Solar Powered Cabin on a Cacao Farm in Hawaii

Hello my chocolate and cacao loving friends, 

A solar powered cabin on a cacao and tropical fruit farm in Hawaii. Doesn't that sound like paradise?

I want you to know more about our stay in beautiful Hawai'i.  It all started when a chocolate maker and cacao grower named Josh Yang started chatting with me on Instagram. When Josh told me he had an Airbnb on his tropical fruit and cacao farm, it didn't take me long to book it. 

Welcome to the cabin on The K Farm, home of Pa'aulio Chocolate. 

What we found was beautiful simplicity in a rural setting.  Exactly what we needed!

From our covered front porch we had an expansive view of the Pacific Ocean.  Occasionally ships would pass by in the distance.  


I enjoyed cacao tea every morning watching the colors of the sunrise over the ocean.

Chocolate tea every morning on the front deck overlooking the farm and Pacific Ocean.

Our breakfast was usually fresh fruit from the farm, almost always enjoyed on the porch with the view. Just look at those amazing colors!  No filters needed!

Dinners or drinks at night, again on the porch, the sky filled with stars above. 

The sounds on the farm provide an audio experience that filled my head with soothing sounds, compared to the sirens and traffic I often hear in the city.  As the tropical trade winds blow through the trees and plants whisper while the giant bamboo knocks together in the distance.  The birds are constantly busy. At night frogs and crickets sing. The there is also the occasional cow or donkey from neighboring farms, and the roosters calling every evening and morning.  

Morning bird calls with the sunrise on the K Farm in Hawaii

Evening sounds from the frogs (that sound like birds) that sang us to sleep every night.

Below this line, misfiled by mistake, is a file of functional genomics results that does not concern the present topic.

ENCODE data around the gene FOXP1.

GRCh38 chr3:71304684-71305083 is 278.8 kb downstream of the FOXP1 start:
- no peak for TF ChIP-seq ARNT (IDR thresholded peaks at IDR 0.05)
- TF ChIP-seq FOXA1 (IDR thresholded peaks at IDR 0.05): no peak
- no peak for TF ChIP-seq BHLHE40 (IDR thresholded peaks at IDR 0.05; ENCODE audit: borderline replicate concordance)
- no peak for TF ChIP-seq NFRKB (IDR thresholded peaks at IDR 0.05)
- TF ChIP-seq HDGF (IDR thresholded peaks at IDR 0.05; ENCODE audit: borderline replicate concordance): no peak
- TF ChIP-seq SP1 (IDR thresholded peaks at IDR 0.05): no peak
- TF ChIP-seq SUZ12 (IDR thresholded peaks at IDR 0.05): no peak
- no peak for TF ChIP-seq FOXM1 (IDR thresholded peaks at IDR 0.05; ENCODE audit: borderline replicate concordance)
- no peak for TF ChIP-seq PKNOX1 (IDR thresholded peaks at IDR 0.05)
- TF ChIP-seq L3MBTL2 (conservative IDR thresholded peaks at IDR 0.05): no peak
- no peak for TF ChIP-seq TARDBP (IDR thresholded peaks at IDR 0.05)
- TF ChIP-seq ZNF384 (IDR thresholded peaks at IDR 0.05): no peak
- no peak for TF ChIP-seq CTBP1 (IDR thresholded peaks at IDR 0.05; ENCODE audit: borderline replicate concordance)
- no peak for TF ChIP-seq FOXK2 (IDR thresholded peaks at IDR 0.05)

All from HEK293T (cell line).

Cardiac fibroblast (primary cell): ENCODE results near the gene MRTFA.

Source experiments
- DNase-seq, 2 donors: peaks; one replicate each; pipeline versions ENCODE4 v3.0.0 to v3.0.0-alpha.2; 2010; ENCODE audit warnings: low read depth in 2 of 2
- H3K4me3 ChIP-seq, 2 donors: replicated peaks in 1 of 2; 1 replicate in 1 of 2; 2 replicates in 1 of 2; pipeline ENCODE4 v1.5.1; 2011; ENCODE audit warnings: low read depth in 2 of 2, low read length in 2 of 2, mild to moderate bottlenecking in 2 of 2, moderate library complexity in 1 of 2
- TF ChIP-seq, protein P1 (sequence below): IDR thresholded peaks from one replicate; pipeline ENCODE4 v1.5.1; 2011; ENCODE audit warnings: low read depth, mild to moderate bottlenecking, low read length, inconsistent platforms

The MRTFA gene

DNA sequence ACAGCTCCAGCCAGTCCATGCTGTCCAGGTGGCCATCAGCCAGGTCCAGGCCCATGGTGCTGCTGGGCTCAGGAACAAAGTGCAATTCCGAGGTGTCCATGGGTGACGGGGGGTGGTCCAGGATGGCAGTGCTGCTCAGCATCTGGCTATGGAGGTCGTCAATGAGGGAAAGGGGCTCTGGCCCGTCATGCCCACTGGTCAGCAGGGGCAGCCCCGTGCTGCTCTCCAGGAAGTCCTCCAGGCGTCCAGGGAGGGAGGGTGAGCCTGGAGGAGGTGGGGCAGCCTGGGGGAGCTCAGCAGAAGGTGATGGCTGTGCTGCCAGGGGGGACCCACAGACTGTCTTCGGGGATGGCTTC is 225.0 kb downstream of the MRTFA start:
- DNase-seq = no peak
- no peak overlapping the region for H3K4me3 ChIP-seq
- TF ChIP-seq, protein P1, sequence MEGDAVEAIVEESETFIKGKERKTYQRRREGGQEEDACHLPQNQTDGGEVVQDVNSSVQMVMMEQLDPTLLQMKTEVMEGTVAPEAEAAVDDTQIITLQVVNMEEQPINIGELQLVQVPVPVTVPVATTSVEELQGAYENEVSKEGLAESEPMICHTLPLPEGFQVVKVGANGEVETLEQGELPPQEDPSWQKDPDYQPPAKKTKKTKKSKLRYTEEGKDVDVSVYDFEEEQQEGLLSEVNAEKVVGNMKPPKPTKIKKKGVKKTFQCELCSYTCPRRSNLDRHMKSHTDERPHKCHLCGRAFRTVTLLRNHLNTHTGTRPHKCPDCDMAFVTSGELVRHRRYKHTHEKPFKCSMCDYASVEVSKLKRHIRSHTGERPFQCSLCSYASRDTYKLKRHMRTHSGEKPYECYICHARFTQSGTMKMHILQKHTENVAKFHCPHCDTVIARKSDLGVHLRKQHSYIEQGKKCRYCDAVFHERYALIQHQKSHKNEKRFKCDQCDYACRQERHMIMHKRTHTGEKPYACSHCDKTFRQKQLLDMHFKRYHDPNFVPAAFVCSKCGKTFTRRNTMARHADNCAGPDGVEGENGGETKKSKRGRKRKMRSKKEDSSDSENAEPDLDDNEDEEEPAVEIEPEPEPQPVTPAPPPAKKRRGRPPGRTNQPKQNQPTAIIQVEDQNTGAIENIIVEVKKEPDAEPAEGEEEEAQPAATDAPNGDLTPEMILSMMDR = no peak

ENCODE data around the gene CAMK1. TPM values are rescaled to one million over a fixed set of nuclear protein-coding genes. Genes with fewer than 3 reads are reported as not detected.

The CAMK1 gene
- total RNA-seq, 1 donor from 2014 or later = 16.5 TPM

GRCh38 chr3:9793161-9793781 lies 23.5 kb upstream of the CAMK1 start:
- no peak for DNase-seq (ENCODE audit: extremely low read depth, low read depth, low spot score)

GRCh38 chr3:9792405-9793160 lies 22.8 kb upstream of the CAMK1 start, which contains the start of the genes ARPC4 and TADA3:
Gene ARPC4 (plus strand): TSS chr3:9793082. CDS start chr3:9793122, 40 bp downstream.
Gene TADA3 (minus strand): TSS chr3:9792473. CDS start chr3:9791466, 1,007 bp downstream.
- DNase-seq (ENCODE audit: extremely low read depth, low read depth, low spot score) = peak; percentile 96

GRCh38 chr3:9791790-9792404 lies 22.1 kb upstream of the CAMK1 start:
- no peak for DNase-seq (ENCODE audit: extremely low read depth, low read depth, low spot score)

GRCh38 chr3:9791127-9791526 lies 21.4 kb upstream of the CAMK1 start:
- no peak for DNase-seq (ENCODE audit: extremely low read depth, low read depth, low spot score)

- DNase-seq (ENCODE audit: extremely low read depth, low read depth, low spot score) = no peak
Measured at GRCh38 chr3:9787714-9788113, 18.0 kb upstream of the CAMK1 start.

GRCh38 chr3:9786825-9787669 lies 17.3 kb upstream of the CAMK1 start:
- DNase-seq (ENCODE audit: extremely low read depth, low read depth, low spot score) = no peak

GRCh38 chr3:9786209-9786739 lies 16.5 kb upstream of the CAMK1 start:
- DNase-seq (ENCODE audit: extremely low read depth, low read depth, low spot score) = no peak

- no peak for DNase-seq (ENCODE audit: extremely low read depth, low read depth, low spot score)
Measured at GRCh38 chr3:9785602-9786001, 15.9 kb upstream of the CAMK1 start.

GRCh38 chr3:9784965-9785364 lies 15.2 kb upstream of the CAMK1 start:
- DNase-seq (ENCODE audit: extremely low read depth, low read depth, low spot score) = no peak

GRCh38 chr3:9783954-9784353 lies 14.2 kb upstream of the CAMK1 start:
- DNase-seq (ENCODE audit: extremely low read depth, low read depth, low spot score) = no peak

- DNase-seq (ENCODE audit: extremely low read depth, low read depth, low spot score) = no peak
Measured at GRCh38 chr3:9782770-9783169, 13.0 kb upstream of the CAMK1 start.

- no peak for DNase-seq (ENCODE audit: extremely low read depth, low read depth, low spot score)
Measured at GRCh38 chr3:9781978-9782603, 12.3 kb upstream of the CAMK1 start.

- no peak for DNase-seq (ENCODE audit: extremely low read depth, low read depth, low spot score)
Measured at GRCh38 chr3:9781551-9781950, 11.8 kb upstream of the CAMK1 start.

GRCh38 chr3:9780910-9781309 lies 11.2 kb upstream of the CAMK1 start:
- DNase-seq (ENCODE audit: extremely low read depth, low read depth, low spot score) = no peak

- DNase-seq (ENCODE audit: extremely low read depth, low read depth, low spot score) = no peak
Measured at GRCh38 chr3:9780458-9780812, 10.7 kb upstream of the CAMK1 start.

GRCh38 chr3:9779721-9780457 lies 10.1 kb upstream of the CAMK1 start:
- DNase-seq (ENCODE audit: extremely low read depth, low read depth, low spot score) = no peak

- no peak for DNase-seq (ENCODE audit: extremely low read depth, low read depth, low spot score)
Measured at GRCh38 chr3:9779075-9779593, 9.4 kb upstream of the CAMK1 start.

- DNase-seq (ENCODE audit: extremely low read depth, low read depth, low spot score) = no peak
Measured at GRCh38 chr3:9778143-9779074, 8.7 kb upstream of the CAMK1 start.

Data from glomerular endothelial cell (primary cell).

One day while Josh was showing us around we came across this three horned chameleon on a cacao tree.  Look closely, it's actually quite large. 

Josh and the chameleon
Three horned chameleon on a cacao tree.

Staying on a farm reminded me how hard farmers work.  Up before dawn, working all through the day, and well into the evening to grow, harvest, and then sell produce. 

Tiny cacao flowers on the farm
We watched Josh dig kava, a back breaking process performed in the heat and humidity.  He talked about making calls at 2 or 3am to catch the buyers on the east coast of the mainland for his turmeric.  The tall grass grows so fast that you can practically watch it, and with natural farming practices there is a constant battle to keep it from taking over the crops. Farms also require fencing and gates to protect from the wild boar to keep the boar from digging up trees and produce.   

Young cacao tree on the farm. 
Drying cacao on the farm.

Some days we just hung out, reading, tasting chocolate and watching the view, but most days we took trips to visit other parts of the island, the volcano, lava tubes, beaches, ancient ruins, and many hikes.  We even connected with some friends who have moved here to enjoy the laid back lifestyle and gorgeous scenery.  I don't blame them at all, it is truly a beautiful place to live and the pace is chill. 

Staying on the farm is a completely different experience than staying at a resort.  Resorts are also beautiful with impressive architecture, and feature the conveniences of a spa, or a pool with a fruity tropical drink to relax.  
We pressed fresh cacao juice right on the farm. 

What we found with the simplicity of the farm experience is a refreshing reminder of how little we really need to be happy and how many things can complicate life unnecessarily.  It was also a reminder that behind everything that we consume, there is someone who has been cultivating, tending, or crafting, sometimes for years, usually with very hard work.  

check in with fresh craft chocolate at the cabin

This was a fantastic experience and I''m so very grateful for the perspective gained.  Leaving the farm, my stress levels were about 25 points lower than when I arrived, I was reacquainted with the beauty of simplicity, we reconnected with our love of nature, and were reminded not to take anything for granted, because someone put in the hard work and effort to make it happen. 

You'll certainly meet Fairy the charming cat. 
She really owns the cabin and makes everyone feel welcome.

P.S Now that I'm back home in Seattle, most mornings I continue my tradition of chocolate tea, and it all started on the K Farm in Hawaii.  

Air BNB:    
Farm on Facebook:    Chocolate on Facebook:

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